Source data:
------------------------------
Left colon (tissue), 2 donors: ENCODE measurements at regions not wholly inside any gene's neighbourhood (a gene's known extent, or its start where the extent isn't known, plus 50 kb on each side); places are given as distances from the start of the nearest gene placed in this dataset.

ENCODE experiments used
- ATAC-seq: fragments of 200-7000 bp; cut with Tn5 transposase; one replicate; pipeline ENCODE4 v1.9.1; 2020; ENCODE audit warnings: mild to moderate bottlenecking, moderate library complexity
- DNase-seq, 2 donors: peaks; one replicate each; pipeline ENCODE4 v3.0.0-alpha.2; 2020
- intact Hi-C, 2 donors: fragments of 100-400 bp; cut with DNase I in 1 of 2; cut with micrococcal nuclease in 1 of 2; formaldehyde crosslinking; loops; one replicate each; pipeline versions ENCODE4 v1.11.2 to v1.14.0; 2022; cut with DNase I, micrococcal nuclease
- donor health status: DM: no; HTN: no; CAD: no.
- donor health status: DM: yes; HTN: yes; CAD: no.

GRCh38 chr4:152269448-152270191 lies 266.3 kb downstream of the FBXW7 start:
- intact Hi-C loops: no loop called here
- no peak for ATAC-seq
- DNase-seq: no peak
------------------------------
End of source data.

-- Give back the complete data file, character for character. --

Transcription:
Left colon (tissue), 2 donors: ENCODE measurements at regions not wholly inside any gene's neighbourhood (a gene's known extent, or its start where the extent isn't known, plus 50 kb on each side); places are given as distances from the start of the nearest gene placed in this dataset.

ENCODE experiments used
- ATAC-seq: fragments of 200-7000 bp; cut with Tn5 transposase; one replicate; pipeline ENCODE4 v1.9.1; 2020; ENCODE audit warnings: mild to moderate bottlenecking, moderate library complexity
- DNase-seq, 2 donors: peaks; one replicate each; pipeline ENCODE4 v3.0.0-alpha.2; 2020
- intact Hi-C, 2 donors: fragments of 100-400 bp; cut with DNase I in 1 of 2; cut with micrococcal nuclease in 1 of 2; formaldehyde crosslinking; loops; one replicate each; pipeline versions ENCODE4 v1.11.2 to v1.14.0; 2022; cut with DNase I, micrococcal nuclease
- donor health status: DM: no; HTN: no; CAD: no.
- donor health status: DM: yes; HTN: yes; CAD: no.

GRCh38 chr4:152269448-152270191 lies 266.3 kb downstream of the FBXW7 start:
- intact Hi-C loops: no loop called here
- no peak for ATAC-seq
- DNase-seq: no peak